The 2011 Viña Magna Tempranillo Crianza (Gold Medal recipient at Europe’s renowned Concours Mundial de Bruxelles) drinks like a first-class Reserva from Ribera del Duero, Spain’s most illustrious Tempranillo appellation, and aptly reflects Viña Magna’s pre-eminence in crafting traditional Ribera del Duero. The wine displays a robe of deep garnet and purple, which makes it appear nearly impenetrable in the glass. Although built for the long haul (10-15 years of a healthy life), the 2011 Viña Magna begins to sing from the glass from the moment it is poured. It offers a deep draught of plum and black cherry fruit, minerals, spice, and well-integrated oak tones to delight the nose. In the mouth, the wine reveals its power and concentration as well as its plush texture and broad palate appeal. Unfolding slowly, revealing layer upon layer of boysenberry, fig, dark chocolate and spicy oak tones, the 2011 Viña Magna Tempranillo Crianza ingratiates itself to the palate before finishing with a bang. There is no lack of tannin or structure in this Ribera del Duero; all is in sync. For optimal enjoyment we strongly suggest decanting the 2011 Viña Magna Tempranillo Crianza Ribera del Duero at least an hour ahead of serving at cool room temperature (59°-64° F). Enjoy!
The 2011 Viña Magna Tempranillo Crianza Ribera del Duero is endowed with considerable flavor and as well as plenty of body, attributes that beg for accompaniments equal to its stature. Hence, we are inclined to save the salads, pizzas, poultry, and tapas for lighter, less robust wines. Instead, consider pairing this traditional Ribera del Duero with regional Spanish fare, the finest cuts of lamb, beef, or pork. Roast Veal or Pork with Black Olive Tapenade and Capers provides an ideal accompaniment. Duck Breast, prepared with a refined blackberry or cherry sauce offers another superb pairing. A thick Herb Encrusted Veal Chop, accompanied by a mushroom risotto, provides yet another sophisticated companion. Spicy bean and lentil dishes make good companions to the full-flavored 2011 Viña Magna Crianza, too. In fact, almost any exemplary fare will be enhanced by Viña Magna’s regal Ribera del Duero. Buen Provecho!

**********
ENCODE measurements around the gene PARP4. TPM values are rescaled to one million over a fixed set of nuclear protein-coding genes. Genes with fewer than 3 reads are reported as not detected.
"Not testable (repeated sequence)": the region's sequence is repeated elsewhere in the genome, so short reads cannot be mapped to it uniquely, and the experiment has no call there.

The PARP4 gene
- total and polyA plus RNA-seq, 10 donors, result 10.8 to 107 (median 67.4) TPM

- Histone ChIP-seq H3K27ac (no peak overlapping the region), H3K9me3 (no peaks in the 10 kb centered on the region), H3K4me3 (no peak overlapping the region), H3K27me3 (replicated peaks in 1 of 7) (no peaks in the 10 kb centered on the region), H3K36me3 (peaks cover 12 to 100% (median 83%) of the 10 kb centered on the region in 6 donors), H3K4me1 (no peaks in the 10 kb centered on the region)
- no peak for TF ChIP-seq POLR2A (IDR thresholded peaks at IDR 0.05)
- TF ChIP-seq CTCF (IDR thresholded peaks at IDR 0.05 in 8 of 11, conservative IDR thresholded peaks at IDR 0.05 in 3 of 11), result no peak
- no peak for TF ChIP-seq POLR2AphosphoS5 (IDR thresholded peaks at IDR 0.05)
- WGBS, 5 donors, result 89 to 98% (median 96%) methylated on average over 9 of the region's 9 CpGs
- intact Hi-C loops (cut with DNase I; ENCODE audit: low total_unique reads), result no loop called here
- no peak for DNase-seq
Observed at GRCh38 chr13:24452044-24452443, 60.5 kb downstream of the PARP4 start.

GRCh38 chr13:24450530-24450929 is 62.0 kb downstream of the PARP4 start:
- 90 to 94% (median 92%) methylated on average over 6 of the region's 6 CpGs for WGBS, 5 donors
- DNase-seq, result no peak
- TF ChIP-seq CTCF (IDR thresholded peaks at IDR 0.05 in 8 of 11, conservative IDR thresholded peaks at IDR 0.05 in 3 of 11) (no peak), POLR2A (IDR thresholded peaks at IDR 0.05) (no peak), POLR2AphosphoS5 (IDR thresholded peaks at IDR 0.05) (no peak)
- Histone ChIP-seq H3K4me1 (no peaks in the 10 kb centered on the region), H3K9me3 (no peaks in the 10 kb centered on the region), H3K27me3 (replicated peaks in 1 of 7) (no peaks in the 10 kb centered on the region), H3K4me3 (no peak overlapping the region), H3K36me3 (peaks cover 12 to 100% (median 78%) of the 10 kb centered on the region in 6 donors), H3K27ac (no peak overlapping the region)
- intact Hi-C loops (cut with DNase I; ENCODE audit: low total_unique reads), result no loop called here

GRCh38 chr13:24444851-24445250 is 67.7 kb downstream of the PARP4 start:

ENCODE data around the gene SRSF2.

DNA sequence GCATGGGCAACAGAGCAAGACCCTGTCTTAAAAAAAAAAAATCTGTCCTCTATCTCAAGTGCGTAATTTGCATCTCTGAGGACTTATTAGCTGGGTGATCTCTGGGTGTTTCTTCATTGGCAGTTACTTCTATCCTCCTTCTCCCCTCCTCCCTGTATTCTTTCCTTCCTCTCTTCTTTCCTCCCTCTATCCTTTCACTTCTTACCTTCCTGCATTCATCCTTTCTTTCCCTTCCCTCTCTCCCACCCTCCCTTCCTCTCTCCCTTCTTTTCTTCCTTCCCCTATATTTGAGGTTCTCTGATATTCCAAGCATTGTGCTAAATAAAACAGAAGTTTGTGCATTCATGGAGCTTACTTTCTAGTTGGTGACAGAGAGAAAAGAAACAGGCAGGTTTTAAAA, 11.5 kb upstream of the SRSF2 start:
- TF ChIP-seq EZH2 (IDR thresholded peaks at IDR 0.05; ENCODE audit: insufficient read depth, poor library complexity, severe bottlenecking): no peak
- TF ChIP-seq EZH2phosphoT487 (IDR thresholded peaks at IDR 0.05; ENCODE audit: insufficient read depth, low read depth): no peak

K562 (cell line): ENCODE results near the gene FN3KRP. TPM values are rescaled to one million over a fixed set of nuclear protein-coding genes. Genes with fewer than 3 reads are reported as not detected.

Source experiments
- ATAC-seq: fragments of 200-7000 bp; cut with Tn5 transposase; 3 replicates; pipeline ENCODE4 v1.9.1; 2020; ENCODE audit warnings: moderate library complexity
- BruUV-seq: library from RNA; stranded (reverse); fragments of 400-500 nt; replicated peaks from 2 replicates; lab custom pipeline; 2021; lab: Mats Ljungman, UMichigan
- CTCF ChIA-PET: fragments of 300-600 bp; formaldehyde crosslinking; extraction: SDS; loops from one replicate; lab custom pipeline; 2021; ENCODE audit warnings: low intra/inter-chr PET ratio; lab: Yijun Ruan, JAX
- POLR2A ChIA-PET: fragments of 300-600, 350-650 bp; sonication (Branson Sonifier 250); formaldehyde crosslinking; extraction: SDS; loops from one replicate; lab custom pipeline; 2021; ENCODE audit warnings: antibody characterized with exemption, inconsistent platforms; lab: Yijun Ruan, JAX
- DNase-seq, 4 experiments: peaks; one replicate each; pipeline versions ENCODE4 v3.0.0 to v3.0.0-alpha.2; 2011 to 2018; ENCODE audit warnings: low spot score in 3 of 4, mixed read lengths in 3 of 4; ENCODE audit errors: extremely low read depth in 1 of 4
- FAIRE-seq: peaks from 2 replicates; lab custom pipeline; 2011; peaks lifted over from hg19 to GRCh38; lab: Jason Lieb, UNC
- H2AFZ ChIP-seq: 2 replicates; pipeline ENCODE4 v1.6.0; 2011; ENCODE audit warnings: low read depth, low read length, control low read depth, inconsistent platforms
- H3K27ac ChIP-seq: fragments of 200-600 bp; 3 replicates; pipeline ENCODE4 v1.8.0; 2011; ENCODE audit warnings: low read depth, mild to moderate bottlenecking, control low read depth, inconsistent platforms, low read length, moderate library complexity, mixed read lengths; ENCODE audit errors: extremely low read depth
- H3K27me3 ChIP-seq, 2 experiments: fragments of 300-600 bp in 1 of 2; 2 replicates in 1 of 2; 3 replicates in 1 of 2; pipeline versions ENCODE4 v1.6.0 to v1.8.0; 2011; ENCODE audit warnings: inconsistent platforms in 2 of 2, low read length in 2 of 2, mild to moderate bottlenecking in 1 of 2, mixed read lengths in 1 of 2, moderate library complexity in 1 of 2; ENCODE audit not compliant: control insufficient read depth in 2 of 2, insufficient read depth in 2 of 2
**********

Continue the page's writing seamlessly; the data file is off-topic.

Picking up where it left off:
Domino Basconcillos’ Viña Magna marks a return to the traditional style of Ribera del Duero and high altitude organic viticulture that prevailed before the advent of phylloxera and the devastating effects of civil war and economic malaise that prevailed throughout Spain during much of the 20th century. In the late 1990s, Burgos native José Maria Basconcillos went in search of virgin land in Ribera del Duero on which he sought to establish one of Ribera del Duero’s leading organic vineyards. He found precisely what he was looking for in a private hunting property of 125 contiguous acres near Gumiel de Izán where he established Dominio Basconcillos. The property lies at the northernmost extreme of the Ribera del Duero appellation at 3,300 feet of elevation, which makes it one of the highest vineyards in the entire region and in a sector where the first monastic vineyards were planted centuries ago.
Today, Dominio Basconcillos is comprised of a modern state of the art bodega and chateau situated among the estate’s organically cultivated vines. In addition to the estate’s strict organic practices, all grapes are harvested by hand, de-stemmed, and sorted three times before entering the gravity flow process as whole berries. Bordeaux- trained enologist Francisco Barona takes full advantage of the estate’s high altitude vineyard and pure fresh fruit to practice natural winemaking and fashion wines with exceptional concentration, freshness and balance.